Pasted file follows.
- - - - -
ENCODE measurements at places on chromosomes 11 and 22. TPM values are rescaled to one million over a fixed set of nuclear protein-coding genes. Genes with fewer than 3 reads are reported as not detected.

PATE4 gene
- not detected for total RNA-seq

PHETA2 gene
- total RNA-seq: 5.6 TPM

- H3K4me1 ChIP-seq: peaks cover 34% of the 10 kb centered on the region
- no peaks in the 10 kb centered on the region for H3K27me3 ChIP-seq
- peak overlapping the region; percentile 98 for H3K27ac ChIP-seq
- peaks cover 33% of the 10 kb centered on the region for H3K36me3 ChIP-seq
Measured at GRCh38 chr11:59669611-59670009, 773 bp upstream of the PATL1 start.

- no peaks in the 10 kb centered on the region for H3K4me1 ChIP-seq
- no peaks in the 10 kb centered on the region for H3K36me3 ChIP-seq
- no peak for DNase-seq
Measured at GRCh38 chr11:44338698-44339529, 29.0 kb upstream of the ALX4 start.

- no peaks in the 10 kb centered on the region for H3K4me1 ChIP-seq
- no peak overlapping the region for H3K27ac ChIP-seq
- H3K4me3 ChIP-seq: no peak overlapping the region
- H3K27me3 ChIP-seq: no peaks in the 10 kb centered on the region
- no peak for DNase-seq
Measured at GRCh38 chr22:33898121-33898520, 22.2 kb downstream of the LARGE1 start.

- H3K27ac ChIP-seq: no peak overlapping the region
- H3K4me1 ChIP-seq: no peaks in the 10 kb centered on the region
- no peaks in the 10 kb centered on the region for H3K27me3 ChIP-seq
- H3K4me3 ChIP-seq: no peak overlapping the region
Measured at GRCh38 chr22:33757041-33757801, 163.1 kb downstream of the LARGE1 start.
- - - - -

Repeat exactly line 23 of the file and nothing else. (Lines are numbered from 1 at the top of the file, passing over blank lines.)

- no peaks in the 10 kb centered on the region for H3K27me3 ChIP-seq